The Potential Risks of Artificial Intelligence in Healthcare

The use of artificial intelligence (AI) in healthcare has been praised for its potential, but it has also been the center of heated controversy. AI presents a new set of challenges around data privacy and security, and these challenges are compounded by the fact that most algorithms need access to large data sets for training and validation. The potential risks of AI in healthcare include data breaches, incorrect recommendations, and bias in algorithms. Data breaches are one of the biggest risks associated with AI in healthcare.

As healthcare providers create, receive, store, and transmit sensitive patient data, they become targets for cybercriminals. If an AI system recommends the wrong medication for a patient or fails to detect a tumor on a radiological scan, the patient could be injured. Injuries caused by AI errors may be different from those caused by human error, as patients and providers may react differently to them. Furthermore, if AI systems become widespread, an underlying problem in an AI system could result in injuries to thousands of patients.

AI algorithms are also susceptible to making assumptions if the data with which they are trained is biased towards one perspective or another. This can lead to incorrect recommendations or decisions that could have serious consequences for patients. To address this issue, investment in infrastructure to obtain high-quality, representative data is needed. Collaborative oversight by the Food and Drug Administration and other health actors is also necessary.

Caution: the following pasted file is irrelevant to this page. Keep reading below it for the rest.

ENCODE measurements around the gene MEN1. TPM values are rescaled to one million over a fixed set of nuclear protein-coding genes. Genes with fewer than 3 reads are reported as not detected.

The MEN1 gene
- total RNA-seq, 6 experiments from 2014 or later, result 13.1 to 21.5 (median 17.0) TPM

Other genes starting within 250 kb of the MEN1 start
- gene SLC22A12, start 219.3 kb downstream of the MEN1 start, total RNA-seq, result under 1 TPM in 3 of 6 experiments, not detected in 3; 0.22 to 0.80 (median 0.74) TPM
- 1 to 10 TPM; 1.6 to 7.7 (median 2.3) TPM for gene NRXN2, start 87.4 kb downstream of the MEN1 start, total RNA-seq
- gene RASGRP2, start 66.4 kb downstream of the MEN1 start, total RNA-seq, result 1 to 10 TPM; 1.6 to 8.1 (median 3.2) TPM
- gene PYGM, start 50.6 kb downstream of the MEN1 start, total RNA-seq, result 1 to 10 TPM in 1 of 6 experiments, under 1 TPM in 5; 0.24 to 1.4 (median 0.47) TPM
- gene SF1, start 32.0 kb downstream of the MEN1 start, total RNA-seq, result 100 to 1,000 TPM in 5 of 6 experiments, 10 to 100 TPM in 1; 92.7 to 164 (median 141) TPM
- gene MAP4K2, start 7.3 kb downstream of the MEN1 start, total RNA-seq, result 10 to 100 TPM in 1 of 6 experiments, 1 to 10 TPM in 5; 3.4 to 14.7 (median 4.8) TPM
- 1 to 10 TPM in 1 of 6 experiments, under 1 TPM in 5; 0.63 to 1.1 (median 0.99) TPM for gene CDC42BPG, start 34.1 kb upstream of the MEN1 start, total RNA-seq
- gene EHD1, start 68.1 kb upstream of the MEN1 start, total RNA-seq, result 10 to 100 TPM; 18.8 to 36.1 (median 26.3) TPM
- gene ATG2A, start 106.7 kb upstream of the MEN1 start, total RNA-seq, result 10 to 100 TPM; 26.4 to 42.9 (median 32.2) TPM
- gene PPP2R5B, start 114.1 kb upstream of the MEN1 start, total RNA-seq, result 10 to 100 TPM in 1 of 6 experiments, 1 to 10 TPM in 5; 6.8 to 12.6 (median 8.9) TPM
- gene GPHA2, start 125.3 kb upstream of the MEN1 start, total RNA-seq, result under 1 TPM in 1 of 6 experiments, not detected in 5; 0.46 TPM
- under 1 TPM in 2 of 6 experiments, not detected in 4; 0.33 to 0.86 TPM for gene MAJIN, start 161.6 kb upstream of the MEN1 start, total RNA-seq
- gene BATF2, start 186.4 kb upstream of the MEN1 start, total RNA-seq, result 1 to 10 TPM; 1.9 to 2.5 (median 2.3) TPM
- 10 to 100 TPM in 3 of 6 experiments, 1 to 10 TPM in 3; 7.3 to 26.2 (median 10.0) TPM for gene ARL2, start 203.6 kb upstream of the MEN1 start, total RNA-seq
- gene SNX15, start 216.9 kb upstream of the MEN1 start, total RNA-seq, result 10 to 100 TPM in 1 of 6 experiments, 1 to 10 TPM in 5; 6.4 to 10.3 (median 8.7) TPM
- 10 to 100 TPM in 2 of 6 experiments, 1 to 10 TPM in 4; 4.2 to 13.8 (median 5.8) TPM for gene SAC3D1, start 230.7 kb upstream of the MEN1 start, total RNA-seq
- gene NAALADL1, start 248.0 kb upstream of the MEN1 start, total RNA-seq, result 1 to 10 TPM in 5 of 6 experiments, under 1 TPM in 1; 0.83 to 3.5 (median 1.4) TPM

Balancing the risks and rewards of AI in healthcare will require a collaborative effort by technology developers, regulators, end users, and consumers. Microsoft and Google have both provided support to The Brookings Institution's artificial intelligence and emerging technology (AIET) initiative to help identify key governance and regulatory issues related to AI and propose policy solutions to address the complex challenges associated with emerging technologies. The Canadian Association of Radiologists has also released a white paper on ethical and legal issues related to artificial intelligence in radiology. It is an exciting time for healthcare as advances in artificial intelligence continue to mature.

However, it is important to consider the potential risks associated with AI in order to ensure that patients are protected from harm. Investment in infrastructure, collaborative oversight by health actors, and changes in medical education will all be necessary to ensure that AI is used safely and responsibly.

Deanna Trueman
Deanna Trueman

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